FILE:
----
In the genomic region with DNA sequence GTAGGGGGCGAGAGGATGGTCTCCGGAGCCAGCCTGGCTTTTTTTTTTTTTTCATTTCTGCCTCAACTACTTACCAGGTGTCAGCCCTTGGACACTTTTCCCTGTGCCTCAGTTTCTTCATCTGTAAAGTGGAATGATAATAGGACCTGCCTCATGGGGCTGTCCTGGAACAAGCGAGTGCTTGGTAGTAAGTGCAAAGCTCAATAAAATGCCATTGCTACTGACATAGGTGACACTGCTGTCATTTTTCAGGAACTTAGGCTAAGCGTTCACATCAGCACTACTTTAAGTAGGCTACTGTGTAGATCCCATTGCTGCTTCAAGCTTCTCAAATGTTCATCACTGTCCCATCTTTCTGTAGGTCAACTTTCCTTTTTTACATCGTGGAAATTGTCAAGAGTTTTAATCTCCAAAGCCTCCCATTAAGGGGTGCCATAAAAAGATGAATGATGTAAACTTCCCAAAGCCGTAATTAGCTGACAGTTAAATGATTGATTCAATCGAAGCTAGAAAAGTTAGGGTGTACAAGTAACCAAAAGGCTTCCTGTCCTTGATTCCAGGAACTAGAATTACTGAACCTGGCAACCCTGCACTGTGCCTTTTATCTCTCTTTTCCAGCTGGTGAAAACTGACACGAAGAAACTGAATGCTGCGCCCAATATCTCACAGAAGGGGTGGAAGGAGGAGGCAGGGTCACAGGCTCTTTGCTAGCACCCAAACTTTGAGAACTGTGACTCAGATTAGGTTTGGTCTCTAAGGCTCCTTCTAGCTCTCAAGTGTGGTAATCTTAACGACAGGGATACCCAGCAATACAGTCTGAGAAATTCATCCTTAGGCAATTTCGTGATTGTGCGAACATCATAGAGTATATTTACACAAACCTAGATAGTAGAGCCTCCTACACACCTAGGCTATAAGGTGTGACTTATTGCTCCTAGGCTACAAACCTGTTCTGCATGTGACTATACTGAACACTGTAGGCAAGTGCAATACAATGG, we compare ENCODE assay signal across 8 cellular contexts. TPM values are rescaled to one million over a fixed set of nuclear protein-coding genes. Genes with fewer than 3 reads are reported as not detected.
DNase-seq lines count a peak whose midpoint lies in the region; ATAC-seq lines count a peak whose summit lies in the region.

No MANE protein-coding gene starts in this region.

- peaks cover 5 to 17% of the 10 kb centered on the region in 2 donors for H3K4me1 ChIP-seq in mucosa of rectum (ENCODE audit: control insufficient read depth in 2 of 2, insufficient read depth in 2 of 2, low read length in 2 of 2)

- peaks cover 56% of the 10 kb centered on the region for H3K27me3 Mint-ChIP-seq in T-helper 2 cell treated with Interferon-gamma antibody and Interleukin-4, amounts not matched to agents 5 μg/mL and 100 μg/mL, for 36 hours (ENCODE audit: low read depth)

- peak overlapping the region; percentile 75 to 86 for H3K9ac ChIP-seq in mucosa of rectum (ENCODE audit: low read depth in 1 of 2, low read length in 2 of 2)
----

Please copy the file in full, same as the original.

In the genomic region with DNA sequence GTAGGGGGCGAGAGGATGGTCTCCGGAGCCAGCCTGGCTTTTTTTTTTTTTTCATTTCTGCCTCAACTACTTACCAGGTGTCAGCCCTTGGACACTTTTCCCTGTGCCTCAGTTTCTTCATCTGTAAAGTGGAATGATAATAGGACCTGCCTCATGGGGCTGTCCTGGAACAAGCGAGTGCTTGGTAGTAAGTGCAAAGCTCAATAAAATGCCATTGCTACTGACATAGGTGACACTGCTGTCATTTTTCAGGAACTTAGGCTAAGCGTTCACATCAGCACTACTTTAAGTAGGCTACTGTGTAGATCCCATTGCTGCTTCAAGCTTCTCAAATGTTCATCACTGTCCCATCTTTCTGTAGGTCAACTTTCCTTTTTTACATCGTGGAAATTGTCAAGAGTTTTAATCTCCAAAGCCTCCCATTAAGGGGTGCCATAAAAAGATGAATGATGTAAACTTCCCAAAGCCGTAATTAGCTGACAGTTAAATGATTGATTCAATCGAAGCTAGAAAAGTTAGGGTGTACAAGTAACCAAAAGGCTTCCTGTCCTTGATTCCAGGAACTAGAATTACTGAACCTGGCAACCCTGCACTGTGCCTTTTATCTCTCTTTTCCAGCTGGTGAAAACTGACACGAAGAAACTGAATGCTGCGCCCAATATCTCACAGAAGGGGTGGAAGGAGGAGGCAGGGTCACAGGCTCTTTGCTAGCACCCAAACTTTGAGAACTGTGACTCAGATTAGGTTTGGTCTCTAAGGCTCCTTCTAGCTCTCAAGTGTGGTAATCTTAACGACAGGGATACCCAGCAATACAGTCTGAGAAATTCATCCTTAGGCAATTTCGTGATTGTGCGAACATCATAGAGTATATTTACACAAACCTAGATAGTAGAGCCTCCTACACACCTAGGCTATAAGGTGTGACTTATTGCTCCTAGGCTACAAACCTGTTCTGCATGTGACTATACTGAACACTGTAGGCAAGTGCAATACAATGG, we compare ENCODE assay signal across 8 cellular contexts. TPM values are rescaled to one million over a fixed set of nuclear protein-coding genes. Genes with fewer than 3 reads are reported as not detected.
DNase-seq lines count a peak whose midpoint lies in the region; ATAC-seq lines count a peak whose summit lies in the region.

No MANE protein-coding gene starts in this region.

- peaks cover 5 to 17% of the 10 kb centered on the region in 2 donors for H3K4me1 ChIP-seq in mucosa of rectum (ENCODE audit: control insufficient read depth in 2 of 2, insufficient read depth in 2 of 2, low read length in 2 of 2)

- peaks cover 56% of the 10 kb centered on the region for H3K27me3 Mint-ChIP-seq in T-helper 2 cell treated with Interferon-gamma antibody and Interleukin-4, amounts not matched to agents 5 μg/mL and 100 μg/mL, for 36 hours (ENCODE audit: low read depth)

- peak overlapping the region; percentile 75 to 86 for H3K9ac ChIP-seq in mucosa of rectum (ENCODE audit: low read depth in 1 of 2, low read length in 2 of 2)